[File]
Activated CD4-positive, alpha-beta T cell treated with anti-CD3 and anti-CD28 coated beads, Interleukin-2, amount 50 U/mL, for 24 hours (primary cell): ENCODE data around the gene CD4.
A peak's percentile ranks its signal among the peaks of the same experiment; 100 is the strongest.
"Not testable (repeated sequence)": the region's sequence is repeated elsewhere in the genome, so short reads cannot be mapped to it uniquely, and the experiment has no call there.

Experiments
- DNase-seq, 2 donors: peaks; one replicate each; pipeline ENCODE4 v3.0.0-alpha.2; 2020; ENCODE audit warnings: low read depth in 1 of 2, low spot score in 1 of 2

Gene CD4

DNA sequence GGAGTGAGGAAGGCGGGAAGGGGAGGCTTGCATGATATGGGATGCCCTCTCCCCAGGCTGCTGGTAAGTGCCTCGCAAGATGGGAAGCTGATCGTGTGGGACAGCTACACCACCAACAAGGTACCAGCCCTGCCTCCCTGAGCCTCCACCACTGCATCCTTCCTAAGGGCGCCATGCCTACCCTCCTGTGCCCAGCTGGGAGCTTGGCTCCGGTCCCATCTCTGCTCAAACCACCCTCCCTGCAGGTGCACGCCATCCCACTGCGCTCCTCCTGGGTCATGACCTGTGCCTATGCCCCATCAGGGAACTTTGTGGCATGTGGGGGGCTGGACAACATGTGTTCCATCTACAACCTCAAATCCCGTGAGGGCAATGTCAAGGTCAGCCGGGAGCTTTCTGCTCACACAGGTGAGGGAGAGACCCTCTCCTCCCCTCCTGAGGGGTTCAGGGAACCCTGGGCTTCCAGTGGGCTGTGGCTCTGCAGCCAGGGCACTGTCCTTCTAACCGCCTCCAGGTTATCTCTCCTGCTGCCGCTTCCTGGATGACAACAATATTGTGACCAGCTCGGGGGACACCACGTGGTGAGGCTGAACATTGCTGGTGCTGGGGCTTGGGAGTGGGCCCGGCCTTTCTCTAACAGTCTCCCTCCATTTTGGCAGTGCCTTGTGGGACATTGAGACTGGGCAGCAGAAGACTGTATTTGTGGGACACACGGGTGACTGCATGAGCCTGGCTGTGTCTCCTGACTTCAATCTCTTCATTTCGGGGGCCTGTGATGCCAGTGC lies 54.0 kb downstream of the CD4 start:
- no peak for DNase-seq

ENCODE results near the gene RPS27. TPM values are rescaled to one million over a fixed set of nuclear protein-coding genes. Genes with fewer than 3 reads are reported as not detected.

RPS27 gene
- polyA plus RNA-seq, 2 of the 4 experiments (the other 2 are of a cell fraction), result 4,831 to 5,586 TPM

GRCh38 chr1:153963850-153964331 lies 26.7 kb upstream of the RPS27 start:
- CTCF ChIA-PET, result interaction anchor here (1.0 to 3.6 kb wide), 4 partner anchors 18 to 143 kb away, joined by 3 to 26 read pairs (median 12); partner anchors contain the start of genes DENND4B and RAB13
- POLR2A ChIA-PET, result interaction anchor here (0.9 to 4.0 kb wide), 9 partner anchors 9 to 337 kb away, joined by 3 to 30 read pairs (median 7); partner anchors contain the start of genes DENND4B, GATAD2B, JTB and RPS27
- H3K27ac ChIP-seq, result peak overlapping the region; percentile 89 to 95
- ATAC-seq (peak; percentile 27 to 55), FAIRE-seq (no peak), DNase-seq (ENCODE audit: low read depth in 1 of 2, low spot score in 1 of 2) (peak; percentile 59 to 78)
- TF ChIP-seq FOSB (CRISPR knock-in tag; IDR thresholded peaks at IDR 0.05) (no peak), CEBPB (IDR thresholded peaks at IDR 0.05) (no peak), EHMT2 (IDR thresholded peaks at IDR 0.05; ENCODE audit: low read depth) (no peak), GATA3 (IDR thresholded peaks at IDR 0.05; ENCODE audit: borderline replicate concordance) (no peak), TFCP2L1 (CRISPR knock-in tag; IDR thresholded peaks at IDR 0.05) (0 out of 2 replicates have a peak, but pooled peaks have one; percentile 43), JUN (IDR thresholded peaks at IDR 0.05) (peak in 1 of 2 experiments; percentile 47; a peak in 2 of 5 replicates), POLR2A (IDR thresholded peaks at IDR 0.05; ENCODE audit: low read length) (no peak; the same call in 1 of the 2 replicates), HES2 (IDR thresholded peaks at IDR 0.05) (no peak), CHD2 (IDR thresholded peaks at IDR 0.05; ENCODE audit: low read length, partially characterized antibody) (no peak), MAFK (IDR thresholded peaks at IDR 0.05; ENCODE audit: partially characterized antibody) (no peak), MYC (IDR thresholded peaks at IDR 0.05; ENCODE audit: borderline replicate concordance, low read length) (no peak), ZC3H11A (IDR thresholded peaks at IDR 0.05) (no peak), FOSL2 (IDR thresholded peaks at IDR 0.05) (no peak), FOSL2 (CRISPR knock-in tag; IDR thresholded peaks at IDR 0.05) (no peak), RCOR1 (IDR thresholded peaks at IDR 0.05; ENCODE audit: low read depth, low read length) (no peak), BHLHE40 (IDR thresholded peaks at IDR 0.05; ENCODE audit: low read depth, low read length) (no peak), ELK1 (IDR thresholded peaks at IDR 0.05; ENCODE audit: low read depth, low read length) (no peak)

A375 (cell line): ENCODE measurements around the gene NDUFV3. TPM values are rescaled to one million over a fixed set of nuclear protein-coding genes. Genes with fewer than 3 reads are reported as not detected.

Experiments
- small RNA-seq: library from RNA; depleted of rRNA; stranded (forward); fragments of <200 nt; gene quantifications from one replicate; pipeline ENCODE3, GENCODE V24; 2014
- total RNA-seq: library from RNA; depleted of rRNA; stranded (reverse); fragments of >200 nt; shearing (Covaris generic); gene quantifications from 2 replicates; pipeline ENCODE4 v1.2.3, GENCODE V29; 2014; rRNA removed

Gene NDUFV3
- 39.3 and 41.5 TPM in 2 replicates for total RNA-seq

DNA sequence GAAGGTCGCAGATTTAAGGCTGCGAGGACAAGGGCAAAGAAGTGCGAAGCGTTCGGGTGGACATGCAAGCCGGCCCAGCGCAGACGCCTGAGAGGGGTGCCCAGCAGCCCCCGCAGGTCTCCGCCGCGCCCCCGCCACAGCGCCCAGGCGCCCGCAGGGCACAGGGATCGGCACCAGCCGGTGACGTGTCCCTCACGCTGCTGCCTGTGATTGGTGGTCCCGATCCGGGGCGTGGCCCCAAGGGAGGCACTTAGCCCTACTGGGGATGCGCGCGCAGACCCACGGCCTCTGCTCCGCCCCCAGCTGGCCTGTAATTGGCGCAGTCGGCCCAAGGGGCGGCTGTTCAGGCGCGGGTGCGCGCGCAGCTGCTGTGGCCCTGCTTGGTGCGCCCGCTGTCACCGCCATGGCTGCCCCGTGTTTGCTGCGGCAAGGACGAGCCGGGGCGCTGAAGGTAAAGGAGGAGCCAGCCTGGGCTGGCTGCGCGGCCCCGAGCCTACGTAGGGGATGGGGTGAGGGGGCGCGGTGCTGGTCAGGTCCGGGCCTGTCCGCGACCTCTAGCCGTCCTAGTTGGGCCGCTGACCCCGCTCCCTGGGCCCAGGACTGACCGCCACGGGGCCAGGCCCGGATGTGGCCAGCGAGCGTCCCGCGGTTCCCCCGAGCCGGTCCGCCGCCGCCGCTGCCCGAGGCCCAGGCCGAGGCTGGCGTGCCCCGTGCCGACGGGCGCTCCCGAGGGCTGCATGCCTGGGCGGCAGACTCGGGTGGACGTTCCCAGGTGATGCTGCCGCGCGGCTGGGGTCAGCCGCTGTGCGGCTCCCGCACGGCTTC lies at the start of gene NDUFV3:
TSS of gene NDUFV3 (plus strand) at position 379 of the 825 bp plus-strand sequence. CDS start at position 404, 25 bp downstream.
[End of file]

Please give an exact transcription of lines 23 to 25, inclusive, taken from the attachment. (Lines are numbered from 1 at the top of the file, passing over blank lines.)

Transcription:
- 39.3 and 41.5 TPM in 2 replicates for total RNA-seq

DNA sequence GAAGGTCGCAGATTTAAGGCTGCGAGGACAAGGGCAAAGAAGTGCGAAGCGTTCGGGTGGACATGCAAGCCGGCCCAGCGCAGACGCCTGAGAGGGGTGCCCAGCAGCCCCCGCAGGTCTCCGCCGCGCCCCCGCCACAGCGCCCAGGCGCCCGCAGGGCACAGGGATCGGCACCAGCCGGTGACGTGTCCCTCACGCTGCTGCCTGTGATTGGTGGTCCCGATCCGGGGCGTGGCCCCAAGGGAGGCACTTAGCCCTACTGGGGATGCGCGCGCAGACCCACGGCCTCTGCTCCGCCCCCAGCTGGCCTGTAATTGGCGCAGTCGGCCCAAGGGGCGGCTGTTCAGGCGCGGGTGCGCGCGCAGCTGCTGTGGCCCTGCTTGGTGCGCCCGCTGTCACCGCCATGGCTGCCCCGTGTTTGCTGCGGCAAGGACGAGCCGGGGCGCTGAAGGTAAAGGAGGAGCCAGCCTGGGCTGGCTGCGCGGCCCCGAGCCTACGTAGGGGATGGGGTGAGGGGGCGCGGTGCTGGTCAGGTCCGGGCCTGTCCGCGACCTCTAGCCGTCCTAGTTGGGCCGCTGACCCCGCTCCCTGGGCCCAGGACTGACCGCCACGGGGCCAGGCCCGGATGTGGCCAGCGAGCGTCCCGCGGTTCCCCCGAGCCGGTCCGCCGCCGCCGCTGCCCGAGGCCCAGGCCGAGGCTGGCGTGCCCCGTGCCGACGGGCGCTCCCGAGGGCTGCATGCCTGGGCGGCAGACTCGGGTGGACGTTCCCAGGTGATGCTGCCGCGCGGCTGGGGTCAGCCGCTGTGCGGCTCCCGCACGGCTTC lies at the start of gene NDUFV3:
TSS of gene NDUFV3 (plus strand) at position 379 of the 825 bp plus-strand sequence. CDS start at position 404, 25 bp downstream.